The opportunity to expand coverage for working parents arises because the law offers states the option of setting their own income and resource disregards above the federal minimum standards when determining the Medicaid eligibility of families.(9) For example, a state can double the $90 earnings disregard and thus treat a parent who earns $400 a month as having countable income of $220 ($400 - $180). The following example illustrates how the flexibility granted to states to adopt alternative definitions of what counts as income or resources can be used to expand coverage to working parents more broadly.

An Example: Covering Working Parents
with Income Below Poverty

Consider a state that covers a mother with two children if her countable income falls below the state's July 16, 1996 income standard of $463 per month (or about 41 percent of the federal poverty line). If the state wants to expand Medicaid to working parents with income below the federal poverty line ($1,138 a month for a family of three in 1998), it could establish a larger disregard for earned income.(10) If it adopted an earned income disregard of $676 per month, a family of three with earnings at the poverty line would be treated for purposes of Medicaid eligibility as having countable income of $462 a month ($1,138 - $676 = $462). The family, therefore, would be eligible for Medicaid under the state's July 16, 1996 income standard of $463 a month.

Gross earnings (federal
poverty level for family of 3)
Expanded disregard for earnings - $676
Countable income $462
Eligibility threshold $463

There is no dispute about states' authority to adopt broader disregards to expand Medicaid eligibility. For example, the Health Care Financing Administration has approved Pennsylvania's decision to disregard 50 percent of earnings for parents who find work while they are receiving Medicaid. Earlier this year Rhode Island enacted legislation expanding Medicaid to parents with income up to 185 percent of the federal poverty level, using its authority to define what counts as income as a basis for the expansion. Moreover, states already have extensive experience using their flexibility to define what counts as income or resources to expand Medicaid for other populations. In the past, states have used a provision directly parallel to the new option to expand coverage for children and pregnant women.(11)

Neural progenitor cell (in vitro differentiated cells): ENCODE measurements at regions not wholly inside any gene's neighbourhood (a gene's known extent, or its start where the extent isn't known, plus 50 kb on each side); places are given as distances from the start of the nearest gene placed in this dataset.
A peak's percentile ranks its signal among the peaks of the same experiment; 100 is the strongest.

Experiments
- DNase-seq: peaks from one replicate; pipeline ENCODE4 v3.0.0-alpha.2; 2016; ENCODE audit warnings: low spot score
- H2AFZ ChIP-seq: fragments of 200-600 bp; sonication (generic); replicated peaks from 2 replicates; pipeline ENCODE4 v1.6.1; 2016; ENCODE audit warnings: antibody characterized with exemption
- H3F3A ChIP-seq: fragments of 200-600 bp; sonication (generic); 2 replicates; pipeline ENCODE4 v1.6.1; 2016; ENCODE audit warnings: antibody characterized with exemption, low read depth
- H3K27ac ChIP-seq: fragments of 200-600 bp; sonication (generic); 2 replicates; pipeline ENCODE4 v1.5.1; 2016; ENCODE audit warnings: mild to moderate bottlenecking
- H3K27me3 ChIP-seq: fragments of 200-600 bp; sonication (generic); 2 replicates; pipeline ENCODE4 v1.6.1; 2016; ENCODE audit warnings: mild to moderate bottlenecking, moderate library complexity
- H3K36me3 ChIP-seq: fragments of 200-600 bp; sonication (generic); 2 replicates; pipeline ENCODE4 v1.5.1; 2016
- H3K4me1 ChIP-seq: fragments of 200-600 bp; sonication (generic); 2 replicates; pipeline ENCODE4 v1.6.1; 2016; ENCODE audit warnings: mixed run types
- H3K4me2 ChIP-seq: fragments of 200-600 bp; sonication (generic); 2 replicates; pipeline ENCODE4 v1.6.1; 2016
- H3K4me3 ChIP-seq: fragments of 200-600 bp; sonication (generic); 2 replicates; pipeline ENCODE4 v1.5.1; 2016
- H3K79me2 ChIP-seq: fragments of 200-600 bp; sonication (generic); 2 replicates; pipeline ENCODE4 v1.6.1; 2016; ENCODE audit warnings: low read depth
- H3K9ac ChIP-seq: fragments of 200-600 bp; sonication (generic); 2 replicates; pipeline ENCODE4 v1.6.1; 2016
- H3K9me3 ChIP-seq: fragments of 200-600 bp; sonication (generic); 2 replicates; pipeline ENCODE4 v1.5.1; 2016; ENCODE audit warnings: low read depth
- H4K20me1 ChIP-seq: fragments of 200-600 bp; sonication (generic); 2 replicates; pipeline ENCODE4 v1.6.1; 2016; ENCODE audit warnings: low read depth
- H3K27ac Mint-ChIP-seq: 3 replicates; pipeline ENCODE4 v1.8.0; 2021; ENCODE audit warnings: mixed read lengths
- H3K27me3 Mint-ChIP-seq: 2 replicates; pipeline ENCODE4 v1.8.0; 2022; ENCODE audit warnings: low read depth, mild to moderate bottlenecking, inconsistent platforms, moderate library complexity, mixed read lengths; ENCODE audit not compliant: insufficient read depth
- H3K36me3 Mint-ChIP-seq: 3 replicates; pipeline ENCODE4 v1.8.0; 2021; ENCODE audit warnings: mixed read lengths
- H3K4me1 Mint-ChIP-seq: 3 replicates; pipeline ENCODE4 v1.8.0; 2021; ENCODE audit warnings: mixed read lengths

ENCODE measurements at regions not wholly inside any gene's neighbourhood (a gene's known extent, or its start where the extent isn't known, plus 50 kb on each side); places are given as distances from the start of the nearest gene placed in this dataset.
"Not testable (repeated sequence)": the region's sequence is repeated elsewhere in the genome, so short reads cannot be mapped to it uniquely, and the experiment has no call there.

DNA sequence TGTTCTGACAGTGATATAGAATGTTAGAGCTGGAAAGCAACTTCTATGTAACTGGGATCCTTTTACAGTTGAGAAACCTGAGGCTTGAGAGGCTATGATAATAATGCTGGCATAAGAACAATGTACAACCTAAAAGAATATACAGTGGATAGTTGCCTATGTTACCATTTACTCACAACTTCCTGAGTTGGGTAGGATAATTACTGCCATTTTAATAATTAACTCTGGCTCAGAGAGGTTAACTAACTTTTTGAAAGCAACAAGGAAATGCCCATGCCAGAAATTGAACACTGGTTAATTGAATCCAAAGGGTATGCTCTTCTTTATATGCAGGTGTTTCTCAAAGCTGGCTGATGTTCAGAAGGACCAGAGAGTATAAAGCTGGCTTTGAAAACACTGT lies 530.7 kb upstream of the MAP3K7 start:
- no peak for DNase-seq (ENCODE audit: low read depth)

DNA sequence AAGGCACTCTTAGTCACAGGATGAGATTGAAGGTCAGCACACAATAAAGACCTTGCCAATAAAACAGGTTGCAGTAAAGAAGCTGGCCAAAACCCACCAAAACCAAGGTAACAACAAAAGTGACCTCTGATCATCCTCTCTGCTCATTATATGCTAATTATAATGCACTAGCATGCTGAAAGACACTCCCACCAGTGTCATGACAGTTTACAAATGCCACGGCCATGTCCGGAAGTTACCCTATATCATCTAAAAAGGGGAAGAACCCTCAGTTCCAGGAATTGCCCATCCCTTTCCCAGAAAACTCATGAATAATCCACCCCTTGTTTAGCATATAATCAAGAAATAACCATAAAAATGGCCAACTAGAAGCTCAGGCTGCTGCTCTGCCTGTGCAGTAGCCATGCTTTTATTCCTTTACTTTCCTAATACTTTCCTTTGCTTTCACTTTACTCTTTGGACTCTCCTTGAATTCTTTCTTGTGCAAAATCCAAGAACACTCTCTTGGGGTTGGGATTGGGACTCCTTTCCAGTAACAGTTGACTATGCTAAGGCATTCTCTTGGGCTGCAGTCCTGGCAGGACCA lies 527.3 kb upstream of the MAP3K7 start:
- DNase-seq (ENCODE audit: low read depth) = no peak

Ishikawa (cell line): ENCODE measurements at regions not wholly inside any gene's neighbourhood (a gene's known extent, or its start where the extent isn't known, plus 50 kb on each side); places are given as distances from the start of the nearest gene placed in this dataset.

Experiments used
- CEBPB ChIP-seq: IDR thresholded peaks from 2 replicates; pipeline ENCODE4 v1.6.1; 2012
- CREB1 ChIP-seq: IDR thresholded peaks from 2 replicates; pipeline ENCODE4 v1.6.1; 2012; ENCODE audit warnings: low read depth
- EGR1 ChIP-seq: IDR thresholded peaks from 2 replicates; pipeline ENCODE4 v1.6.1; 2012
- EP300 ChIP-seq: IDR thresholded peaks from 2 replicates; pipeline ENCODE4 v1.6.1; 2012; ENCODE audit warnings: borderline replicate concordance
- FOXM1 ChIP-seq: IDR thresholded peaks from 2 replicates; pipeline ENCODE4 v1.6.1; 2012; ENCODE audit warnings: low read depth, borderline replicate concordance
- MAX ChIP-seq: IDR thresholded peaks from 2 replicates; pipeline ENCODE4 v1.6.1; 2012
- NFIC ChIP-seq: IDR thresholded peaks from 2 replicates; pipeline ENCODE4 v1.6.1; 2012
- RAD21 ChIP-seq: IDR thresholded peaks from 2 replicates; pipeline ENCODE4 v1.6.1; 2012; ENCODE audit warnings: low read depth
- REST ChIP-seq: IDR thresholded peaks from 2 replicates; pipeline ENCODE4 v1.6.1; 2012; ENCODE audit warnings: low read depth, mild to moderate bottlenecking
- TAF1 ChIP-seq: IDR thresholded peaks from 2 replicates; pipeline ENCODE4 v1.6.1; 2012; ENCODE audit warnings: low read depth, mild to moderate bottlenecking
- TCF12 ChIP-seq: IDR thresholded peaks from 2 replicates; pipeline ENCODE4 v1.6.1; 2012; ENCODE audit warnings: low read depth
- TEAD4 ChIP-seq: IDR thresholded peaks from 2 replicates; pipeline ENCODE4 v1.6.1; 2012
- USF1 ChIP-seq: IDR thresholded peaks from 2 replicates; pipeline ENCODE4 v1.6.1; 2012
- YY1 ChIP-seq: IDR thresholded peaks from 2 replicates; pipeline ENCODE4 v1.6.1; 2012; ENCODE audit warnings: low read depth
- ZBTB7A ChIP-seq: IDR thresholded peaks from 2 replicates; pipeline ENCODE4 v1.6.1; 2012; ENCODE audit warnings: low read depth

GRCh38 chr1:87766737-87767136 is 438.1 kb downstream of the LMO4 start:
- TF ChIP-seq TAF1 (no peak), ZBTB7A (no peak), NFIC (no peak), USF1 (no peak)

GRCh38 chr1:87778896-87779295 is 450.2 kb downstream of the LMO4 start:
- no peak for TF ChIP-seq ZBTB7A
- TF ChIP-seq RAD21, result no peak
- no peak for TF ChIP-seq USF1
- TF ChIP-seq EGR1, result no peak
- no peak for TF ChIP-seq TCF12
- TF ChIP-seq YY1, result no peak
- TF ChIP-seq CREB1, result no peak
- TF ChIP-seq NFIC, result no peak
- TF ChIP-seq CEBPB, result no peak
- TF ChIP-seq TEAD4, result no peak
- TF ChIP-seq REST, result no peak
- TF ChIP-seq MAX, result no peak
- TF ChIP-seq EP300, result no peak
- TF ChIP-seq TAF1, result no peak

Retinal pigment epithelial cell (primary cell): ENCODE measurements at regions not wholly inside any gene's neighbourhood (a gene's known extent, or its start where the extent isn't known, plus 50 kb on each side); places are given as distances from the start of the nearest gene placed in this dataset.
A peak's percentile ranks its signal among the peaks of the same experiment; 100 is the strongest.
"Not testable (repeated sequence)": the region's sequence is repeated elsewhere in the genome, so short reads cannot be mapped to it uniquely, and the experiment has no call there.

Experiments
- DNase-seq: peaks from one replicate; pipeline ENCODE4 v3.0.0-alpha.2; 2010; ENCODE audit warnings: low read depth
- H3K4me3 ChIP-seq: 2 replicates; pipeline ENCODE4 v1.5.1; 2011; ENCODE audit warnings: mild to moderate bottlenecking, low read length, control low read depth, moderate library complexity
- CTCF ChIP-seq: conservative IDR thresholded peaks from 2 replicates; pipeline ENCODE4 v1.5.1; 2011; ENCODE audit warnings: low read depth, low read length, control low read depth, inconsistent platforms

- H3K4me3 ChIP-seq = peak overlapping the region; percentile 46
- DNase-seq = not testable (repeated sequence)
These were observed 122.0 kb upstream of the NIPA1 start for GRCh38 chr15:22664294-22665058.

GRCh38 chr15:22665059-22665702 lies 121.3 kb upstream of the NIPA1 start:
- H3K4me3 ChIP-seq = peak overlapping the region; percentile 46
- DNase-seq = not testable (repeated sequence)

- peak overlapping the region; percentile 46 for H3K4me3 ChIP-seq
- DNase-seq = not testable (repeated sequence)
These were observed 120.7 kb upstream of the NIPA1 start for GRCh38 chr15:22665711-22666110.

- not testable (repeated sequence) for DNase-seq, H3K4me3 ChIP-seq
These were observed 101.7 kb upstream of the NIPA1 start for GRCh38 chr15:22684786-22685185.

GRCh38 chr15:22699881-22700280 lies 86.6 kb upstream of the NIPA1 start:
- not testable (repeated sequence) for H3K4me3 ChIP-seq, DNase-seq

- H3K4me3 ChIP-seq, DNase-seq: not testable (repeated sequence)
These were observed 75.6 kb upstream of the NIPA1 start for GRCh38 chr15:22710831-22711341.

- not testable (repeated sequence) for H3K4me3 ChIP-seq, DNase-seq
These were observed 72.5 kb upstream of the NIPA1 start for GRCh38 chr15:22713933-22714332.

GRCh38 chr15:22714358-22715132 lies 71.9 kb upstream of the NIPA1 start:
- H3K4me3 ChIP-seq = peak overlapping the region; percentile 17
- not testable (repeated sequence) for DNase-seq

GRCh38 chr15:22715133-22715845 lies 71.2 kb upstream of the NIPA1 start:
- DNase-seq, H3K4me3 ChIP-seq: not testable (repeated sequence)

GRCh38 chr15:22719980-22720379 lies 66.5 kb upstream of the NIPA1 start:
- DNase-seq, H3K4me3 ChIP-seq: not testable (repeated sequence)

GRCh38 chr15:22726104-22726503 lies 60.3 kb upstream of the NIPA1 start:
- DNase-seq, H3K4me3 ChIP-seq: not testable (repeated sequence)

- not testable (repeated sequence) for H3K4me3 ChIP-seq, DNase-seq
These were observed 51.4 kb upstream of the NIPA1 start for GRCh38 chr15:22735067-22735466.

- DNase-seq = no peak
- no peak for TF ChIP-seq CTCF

Additional Examples of How States Can Use the New Opportunity

  • To expand coverage to working parents with income below 150 percent of poverty (by disregarding a larger portion of earnings)
  • To provide extended transitional Medicaid assistance to parents entering the workforce (by providing a time-limited disregard for earnings)
  • To eliminate the resource test for families (by disregarding assets)


Reasons to Consider Covering Working Parents

The concern that low-income working parents are at high risk of being uninsured is not the only reason states have for expanding Medicaid coverage to working parents. Some further reasons are the following:

New Regulation Allows All States to Expand Medicaid to
Low-Income Working Parents in Two-Parent Families

On August 7, the Department of Health and Human Services issued a regulation that eliminated a barrier to expanding Medicaid to adults in two-parent families. Prior to this action, all states could use the opportunity contained in the 1996 welfare law to expand Medicaid to low-income working adults in single-parent families, but twenty states and the District of Columbia were barred by an old welfare regulation — known as the "100 hour rule" — from expanding coverage to such adults in two-parent families.

The 100-hour rule, which was a remnant of the old AFDC system, required states to limit Medicaid eligibility to those two-parent families in which the principal wage earner worked fewer than 100 hours a month. The majority of states were not affected by this restriction because they had secured statewide waivers of the 100-hour rule from the Department of Health and Human Services prior to enactment of the welfare law. But, the District of Columbia and the 20 states without waivers, would have been severely limited in their ability to expand Medicaid to two-parent families in the absence of the new option to change the 100-hour rule.

The new regulation allows states to adopt less restrictive rules for deciding when two-parent families will be eligible for Medicaid. For example, a state could decide not to impose any limit on the number of hours that the principal wage earner in a family works when determining whether two-parent families are eligible for Medicaid. As President Clinton noted when announcing the change, its effect "is to allow all states to continue to provide Medicaid coverage to two-parent families after a parent takes a full-time job."



Low-income working parents are at high risk of being uninsured because their jobs often do not offer affordable employer-sponsored coverage, and in most states they have very limited access to Medicaid. If states do not take action, the number of uninsured low-income parents is likely to grow as changes in welfare programs and the strong economy increase the number of parents in low-wage jobs that do not offer health insurance. States now have the opportunity to receive federal matching funds to address the problem by expanding Medicaid coverage for low-income working parents. States that expand Medicaid will be offering vital support to low-income working parents, allowing many either to avoid having to apply for welfare or to shorten their stays on cash assistance. This will assure more equitable treatment for families that are trying to survive in the low-wage job market.